Assuming you have started on a Monday, you are now on trigger Thursday, thoughts of it will soon be the weekend, the first one for a long time without the blackout curtain of alcohol. Fear can grip you, especially if weekends were always boozy and alledgedly social, but even if you are a home bird, the thought of a whole 48 hours without any respite from yourself is a little intimidating. Tiredness at this point will be your friend, embrace it. No longer fired up on ethanol your body will be readjusting, so best advice stay safe and clear of any tempting or potentially plan busting situations. The weekend can be the first time when you really do need a strategy, and some planning. Avoiding explanations is essential and why complicate an already tricky situation. Serious distraction tactics now have to be applied. Wine is loaded with sugar, from being a wine and cheese type, you might just start to get tempted by pudding, go with it for now, this is about losing booze not boot camp. A bar of chocolate never killed anyone.
You have survived week 1 now week 2 is upon you. This is a week of Regrouping. Last week was about self-preservation, so it is time to brace yourself and start to begin to live life in technicolour, the good and the bad. Monday you are fresh faced and bright eyed; mood might not be quite as glamorous. You cannot undo what’s done, but this is the time with clarity of thought to do some damage limitation, a lot of honest communication, and to keep reassuring yourself that you are doing the right thing. A good week to make a list of pros and cons of drinking, and pin it somewhere you can see it, regularly, fridge door is a good option. Routines have to be changed, this is often habit, so watch out for the sugar dips around mid-afternoon, deal with that, have a banana or chocolate, it isn’t potentially going to kill you, and eat earlier if you are predisposed to later suppers. Check out the variety of good alternatives drinks wise. Buy yourself a new glass, a good one, and own it, no one else uses it and make a fuss when you pour out your glass of wellness, not slopping some cheap soft drink into an old tumbler. Sleep should be good and refreshing, dreams may be slightly weird, often alcohol is involved, these can pop up anytime between Week 1 right through to 6.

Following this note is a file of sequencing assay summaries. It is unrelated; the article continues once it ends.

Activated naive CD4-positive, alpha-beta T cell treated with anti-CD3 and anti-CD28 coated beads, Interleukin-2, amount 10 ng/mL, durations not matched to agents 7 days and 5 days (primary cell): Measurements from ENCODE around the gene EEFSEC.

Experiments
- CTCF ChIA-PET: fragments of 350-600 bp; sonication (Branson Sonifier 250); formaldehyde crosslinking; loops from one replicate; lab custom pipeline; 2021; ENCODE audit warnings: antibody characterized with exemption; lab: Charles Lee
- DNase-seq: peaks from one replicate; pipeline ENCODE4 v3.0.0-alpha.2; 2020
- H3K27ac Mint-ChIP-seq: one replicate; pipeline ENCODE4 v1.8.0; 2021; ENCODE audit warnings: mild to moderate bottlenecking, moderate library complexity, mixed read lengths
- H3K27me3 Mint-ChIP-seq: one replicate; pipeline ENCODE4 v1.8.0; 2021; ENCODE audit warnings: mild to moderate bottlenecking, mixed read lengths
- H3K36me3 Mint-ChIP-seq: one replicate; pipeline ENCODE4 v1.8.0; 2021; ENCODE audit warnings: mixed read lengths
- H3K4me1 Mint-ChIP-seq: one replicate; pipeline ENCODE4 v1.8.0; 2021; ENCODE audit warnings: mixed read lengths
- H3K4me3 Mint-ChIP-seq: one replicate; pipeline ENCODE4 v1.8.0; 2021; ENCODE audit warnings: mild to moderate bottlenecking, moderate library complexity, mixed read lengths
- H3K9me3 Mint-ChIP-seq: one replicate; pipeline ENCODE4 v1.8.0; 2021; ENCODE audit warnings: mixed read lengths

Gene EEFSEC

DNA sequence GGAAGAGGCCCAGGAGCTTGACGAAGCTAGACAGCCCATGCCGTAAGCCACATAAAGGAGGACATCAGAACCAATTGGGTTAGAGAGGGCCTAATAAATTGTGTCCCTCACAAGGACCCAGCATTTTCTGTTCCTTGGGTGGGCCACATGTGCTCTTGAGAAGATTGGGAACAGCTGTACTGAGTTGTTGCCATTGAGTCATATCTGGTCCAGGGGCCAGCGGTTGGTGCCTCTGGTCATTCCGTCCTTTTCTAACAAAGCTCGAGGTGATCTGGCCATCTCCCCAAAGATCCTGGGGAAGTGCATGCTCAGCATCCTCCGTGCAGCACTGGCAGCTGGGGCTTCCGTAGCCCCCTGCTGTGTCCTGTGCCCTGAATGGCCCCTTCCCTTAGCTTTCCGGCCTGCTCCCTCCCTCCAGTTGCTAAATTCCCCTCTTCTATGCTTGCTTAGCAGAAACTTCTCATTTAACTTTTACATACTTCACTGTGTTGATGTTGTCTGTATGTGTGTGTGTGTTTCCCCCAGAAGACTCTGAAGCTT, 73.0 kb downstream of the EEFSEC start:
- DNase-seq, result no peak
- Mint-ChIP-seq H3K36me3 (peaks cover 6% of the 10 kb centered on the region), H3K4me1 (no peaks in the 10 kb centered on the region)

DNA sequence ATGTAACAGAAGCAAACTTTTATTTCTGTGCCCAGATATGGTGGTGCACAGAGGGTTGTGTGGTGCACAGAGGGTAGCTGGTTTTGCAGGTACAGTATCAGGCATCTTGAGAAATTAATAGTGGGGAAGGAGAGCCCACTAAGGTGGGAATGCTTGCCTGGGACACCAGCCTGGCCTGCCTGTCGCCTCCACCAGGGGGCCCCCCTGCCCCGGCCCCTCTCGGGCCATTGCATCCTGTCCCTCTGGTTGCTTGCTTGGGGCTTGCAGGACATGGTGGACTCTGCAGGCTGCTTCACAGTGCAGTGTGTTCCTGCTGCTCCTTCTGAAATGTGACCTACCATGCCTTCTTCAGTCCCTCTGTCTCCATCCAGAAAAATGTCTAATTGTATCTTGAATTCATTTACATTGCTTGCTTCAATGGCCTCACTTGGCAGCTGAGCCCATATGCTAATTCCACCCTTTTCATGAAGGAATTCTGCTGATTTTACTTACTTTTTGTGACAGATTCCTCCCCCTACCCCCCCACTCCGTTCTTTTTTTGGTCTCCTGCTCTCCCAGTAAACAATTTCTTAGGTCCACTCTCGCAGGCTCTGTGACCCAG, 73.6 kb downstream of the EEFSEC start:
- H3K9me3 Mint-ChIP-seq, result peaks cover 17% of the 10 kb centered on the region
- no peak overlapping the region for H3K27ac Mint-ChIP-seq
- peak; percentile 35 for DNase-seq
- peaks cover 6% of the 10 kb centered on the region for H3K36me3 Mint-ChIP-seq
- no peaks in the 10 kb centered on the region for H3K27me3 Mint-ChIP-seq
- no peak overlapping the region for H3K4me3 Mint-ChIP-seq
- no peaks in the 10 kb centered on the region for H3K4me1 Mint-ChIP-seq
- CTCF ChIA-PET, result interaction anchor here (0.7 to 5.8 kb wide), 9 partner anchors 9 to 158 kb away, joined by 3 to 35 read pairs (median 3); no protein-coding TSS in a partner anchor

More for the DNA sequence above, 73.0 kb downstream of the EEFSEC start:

Avoiding old habits of just popping into the shop for a bottle on the pretext that you might be having a friend round has also to be jettisoned. Last week keeping the house free from the bad boy in the bottle was a given, this week he is winking at you, this time it will not be different, do not fall for the con again.
Trigger Thursday is now Thoughtful Thursday. You should have locked down the impulse button that lead to buttons self-destruct and self-harm, you should have told all those that really care for you that you will not be drinking this coming weekend, and if you are ready tell them why. If not, use the standard excuses, antibiotics, losing weight, bit of a health kick, or simply volunteer to be the designated driver.
Week 3 rolls around and you are half way through. This is different for everyone. Those who took off with high hopes and genuine euphoria, may be feeling a little blue and slightly miffed that they haven’t managed to convince everyone else that life is fabulous as a non-drinker, that weight loss, glowing skin and silken hair have not yet miraculously presented themselves, hold firm, Life as a non-drinker wasn’t built in a day, and full YOU power and all it entails takes time, and a very large pinch of patience. Not something that we have given much time to whilst floating down our river of denial. Try to hold off on any tantrums or lack of commitment, Ranting may start to become part of your lifestyle manifesto, enjoy it, for there will be nothing said that you do not remember or regret.
The other crowd who were not too jolly at the start are now gaining ground, and the resentment of why me is being replaced with good for me. Baby steps should still be the order of play, no time yet for wild promises or claims of total abstinence. The void has to be filled, boredom can be as big a trigger as wafting a good Chablis under your nose, so get to it and open your mind to new ideas and activities. We all have had a dream, think about what it is, and how it now might just happen.